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  1. says

    Sounds and looks yummy! I’ve never bought protein before, but have wanted to. Maybe it will take a cookie to get me to do it!

  2. C L says

    Oh, how yummy these cookies sound! Since I need extra protein due to surgery, dark chocolate contains antioxidants, whole wheat flour has fiber and applesauce is fruit, these lovely gems would be considered “medicinal”, right? LOL 😉 I just might have to send a care package of these to college students I know…just to make sure they get a few healthy snacks or meals. 😉 Thank you, Anna, for posting this recipe! 🙂

  3. kelly gibson says

    you could really push these cookies over the edge into health-food status if you added some Fiber Sure (and it adds no texture or taste).

  4. says

    Katrina, the best way to start buying protein powder is to just get a couple of scoops from the bulk bin. But if you do end up buying a whole canister, I’m sure you’ll find a use for it.

    CL, I hope your recovery goes well.

    Sue, yes it is. Hopefully Mastercook is accurate!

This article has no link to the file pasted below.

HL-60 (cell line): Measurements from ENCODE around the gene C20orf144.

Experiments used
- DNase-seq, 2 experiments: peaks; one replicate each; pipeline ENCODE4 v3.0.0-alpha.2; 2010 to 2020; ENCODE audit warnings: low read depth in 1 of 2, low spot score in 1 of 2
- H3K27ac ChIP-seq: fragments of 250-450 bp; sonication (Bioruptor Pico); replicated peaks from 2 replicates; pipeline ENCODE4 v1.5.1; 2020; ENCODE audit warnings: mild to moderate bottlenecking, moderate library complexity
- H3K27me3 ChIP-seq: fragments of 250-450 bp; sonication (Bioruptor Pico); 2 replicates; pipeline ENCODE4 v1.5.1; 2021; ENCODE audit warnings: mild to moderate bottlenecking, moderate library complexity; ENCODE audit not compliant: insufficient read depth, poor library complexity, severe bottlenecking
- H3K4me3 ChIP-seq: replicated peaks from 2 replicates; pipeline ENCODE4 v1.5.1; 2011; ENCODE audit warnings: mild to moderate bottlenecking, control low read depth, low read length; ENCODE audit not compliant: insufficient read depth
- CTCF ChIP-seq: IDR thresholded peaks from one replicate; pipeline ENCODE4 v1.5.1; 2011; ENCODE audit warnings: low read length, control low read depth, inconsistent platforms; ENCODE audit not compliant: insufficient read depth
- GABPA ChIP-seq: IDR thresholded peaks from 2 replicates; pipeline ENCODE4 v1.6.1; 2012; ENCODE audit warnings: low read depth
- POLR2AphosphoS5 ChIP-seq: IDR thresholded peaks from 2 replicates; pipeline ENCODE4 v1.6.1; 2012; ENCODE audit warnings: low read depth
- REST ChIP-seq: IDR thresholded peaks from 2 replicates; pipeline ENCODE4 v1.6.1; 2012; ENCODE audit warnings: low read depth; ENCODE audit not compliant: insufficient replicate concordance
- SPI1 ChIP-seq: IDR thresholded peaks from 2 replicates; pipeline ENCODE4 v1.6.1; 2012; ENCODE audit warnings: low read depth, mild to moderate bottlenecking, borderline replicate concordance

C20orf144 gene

Sara, the only thing I don’t like about it is the sugar. I could reduce that, but I think I’d lose the qualities that make the cookie worth eating.

    Kelly, great idea!

  5. says

    If you’re leery of buying a whole canister of protein powder because you don’t know what you’d do with the rest of it here’s an idea. I use mine in fruit smoothies. It really helps me get the protein I’m supposed to eat daily. I buy vanilla whey protein powder without added sugar or sugar substitutes.

  6. says

    This is a great recipe and I can’t wait to try it. I’ll reduce the sugar quite a bit and replace it with some non-bitter stevia. I’ve found that baked goods must have some sugar for texture and taste, but it can be reduced considerably and the end result will still work out fine.

  7. says

    I can’t wait to hear a report from someone who cuts the sugar.

    I didn’t find these too sweet with the 5 tablespoons of sugar and molasses and I don’t usually like things too sweet. Plus, the sugar offsets the fat from the peanut butter and butter so everything seems in balance. I do think using a sweeter peanut butter like Jif or regular Skippy would make the cookies sweeter, so one option might be to cut the sugar by a tablespoon (or even 2) and use a sweeter peanut butter.

    One thing I’m concerned about is that the cookies might spread even less with less sugar. It’s a simple recipe, so it won’t take much to find out!

  8. Sara says